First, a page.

Do not conform yourself to this age, but be transformed by the renewal of your mind, that you may discern what is the will of God, what is good and pleasing and perfect.” (Romans 12:2)

Open yourself up to God’s Revelation and “make the truth [your] own through faith”! (8).

How would you label our age, and why?

Todd Burud

1. Pew Research Center, America’s Changing Religious Landscape, May 12, 2015
2. The Road to Damascus, Ed. John O’Brien, 35
3. Ibid, 41
4. Ibid, 46
5. Ibid, 47
6. As I Was Saying: A Chesterton Reader, Ed. Robert Knille, 271
7. Summa of the Summa, Kreeft, 381
8. Prayer in Practice, Romano Guardini, 137

Revelation in Our Age
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2 thoughts on “Revelation in Our Age

  • June 27, 2016 at 10:21 pm

    Everyone believes in something or someone to help explain life. It seems we are now living through an age not of disbelief but of fear. Fear to dare to believe. Many people respond to the “whatever makes you happy” philosophy as an acceptable religion/belief system. It is a belief, sadly of one who dares not to delve into self-knowledge, perhaps out of laziness, perhaps out of fear of recognizing oneself and be disappointed. What lacks in this “philosophy” is love, and everybody is searching for love in one way or another because we are made to love and be loved. But to love, takes courage because courage demands sacrifice for another rather than the self.
    It seems we are living in the Age of Fear because much of the world/ the issues making headlines/the social disorders, etc. are lacking the courage to stand up for what is real and true, like recognizing without hesitation that to kill a baby (abortion) is absolutely and inherently wrong; to recognize this fact without doubt or hesitation has become a debate!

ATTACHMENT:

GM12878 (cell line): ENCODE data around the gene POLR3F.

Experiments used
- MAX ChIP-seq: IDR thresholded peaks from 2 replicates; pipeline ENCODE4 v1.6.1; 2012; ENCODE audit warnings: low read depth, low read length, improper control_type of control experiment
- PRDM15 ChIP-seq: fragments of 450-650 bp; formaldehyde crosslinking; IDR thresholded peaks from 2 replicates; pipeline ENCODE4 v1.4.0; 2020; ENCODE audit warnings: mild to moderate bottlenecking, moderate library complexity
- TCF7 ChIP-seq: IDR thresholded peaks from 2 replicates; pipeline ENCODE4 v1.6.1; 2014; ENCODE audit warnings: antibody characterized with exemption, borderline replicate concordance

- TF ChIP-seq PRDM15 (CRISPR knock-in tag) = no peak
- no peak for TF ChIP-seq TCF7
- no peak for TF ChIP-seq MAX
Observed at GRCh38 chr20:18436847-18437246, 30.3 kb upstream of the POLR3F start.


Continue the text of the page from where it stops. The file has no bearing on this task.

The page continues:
Courage to recognize the truth in all aspects of man, comes only from getting to know God, Christ. It takes courage to know, love and serve God.

    • June 29, 2016 at 11:08 am

      Your assessment is spot on. And the “fear to dare to believe”, seems to overwhelm, in many, their inherent “desire” to believe. Fear hamstrings their ability to respond to God’s grace. Peter Kreeft proposed a resolution to that fear in a short article, The Benefits of Belief, appealing to skeptics to “live as if God exists, even if you hold doubts. Why not? …[Y]ou lose nothing and you have everything to gain.” He explains this appeal as Pascal’s Wager in his book, Fundamentals of the Faith, and admits that it “is certainly not a deep, mature, or adequate faith. But it is something, it is a start, it is enough to dam the tide of atheism.”

      In time, belief is confirmed by reason. Cardinal John Henry Newman reassured us, “It is legitimate to believe what one cannot wholly understand.” And Augustine taught us the relationship between faith and reason in one line: “I believe, in order to understand; and I understand, the better to believe” (CCC158). If our culture’s embrace of reason and science–both good and legitimate in themselves–hamstrings faith, then we need the courage you describe, in order to pursue the faith we know is true. We must cooperate with God’s grace by taking that first faltering, but trusting, step toward God.